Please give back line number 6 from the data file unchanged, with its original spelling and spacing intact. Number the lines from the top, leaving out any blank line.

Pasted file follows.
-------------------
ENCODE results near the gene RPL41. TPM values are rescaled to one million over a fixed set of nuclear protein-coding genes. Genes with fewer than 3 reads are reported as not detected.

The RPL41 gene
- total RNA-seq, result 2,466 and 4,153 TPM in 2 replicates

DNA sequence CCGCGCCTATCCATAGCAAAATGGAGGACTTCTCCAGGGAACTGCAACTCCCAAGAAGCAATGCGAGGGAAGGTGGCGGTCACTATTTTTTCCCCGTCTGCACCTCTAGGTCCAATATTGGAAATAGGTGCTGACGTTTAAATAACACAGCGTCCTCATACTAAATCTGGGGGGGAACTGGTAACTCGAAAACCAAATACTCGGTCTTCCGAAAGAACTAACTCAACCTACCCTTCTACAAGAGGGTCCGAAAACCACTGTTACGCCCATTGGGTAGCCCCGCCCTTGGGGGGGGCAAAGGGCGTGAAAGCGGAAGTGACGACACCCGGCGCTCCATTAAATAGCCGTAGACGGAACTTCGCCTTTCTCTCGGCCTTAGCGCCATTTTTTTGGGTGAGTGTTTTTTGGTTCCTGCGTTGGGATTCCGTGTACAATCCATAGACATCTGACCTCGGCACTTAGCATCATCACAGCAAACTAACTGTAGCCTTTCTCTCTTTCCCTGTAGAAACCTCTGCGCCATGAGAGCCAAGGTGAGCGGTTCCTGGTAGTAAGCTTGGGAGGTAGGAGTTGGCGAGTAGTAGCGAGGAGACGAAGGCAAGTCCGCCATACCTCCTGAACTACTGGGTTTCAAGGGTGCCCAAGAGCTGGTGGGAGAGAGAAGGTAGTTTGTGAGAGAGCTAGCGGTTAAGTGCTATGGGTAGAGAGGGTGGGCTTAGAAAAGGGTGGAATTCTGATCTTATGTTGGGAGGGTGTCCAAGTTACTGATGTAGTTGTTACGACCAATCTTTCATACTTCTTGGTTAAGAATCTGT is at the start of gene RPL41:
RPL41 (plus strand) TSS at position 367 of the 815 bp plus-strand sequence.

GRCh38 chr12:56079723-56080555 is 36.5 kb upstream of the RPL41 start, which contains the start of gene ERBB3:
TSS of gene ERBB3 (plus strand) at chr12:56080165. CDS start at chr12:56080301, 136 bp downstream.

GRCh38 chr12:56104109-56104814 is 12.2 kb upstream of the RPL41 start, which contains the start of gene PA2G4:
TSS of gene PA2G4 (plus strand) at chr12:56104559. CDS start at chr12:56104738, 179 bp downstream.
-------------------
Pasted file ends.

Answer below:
GRCh38 chr12:56079723-56080555 is 36.5 kb upstream of the RPL41 start, which contains the start of gene ERBB3: